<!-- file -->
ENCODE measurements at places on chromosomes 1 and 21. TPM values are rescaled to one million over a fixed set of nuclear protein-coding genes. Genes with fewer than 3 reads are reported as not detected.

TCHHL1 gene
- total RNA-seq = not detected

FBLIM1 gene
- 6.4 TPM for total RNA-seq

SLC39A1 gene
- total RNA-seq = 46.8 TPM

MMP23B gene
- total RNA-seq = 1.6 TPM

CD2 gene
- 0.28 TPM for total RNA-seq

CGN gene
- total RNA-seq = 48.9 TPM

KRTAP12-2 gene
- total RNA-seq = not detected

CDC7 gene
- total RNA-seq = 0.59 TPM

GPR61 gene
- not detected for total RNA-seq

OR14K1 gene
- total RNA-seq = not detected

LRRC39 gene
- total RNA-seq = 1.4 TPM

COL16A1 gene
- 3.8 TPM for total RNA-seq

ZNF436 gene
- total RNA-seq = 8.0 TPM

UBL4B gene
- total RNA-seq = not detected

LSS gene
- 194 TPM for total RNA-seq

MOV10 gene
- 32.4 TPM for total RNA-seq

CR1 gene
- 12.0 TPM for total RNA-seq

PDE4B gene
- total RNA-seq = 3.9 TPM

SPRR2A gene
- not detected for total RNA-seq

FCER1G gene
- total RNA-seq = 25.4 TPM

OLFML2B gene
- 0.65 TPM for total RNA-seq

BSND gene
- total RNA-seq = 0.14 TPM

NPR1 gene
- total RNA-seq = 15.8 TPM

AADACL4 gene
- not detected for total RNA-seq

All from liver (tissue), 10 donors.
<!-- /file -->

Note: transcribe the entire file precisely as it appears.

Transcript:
ENCODE measurements at places on chromosomes 1 and 21. TPM values are rescaled to one million over a fixed set of nuclear protein-coding genes. Genes with fewer than 3 reads are reported as not detected.

TCHHL1 gene
- total RNA-seq = not detected

FBLIM1 gene
- 6.4 TPM for total RNA-seq

SLC39A1 gene
- total RNA-seq = 46.8 TPM

MMP23B gene
- total RNA-seq = 1.6 TPM

CD2 gene
- 0.28 TPM for total RNA-seq

CGN gene
- total RNA-seq = 48.9 TPM

KRTAP12-2 gene
- total RNA-seq = not detected

CDC7 gene
- total RNA-seq = 0.59 TPM

GPR61 gene
- not detected for total RNA-seq

OR14K1 gene
- total RNA-seq = not detected

LRRC39 gene
- total RNA-seq = 1.4 TPM

COL16A1 gene
- 3.8 TPM for total RNA-seq

ZNF436 gene
- total RNA-seq = 8.0 TPM

UBL4B gene
- total RNA-seq = not detected

LSS gene
- 194 TPM for total RNA-seq

MOV10 gene
- 32.4 TPM for total RNA-seq

CR1 gene
- 12.0 TPM for total RNA-seq

PDE4B gene
- total RNA-seq = 3.9 TPM

SPRR2A gene
- not detected for total RNA-seq

FCER1G gene
- total RNA-seq = 25.4 TPM

OLFML2B gene
- 0.65 TPM for total RNA-seq

BSND gene
- total RNA-seq = 0.14 TPM

NPR1 gene
- total RNA-seq = 15.8 TPM

AADACL4 gene
- not detected for total RNA-seq

All from liver (tissue), 10 donors.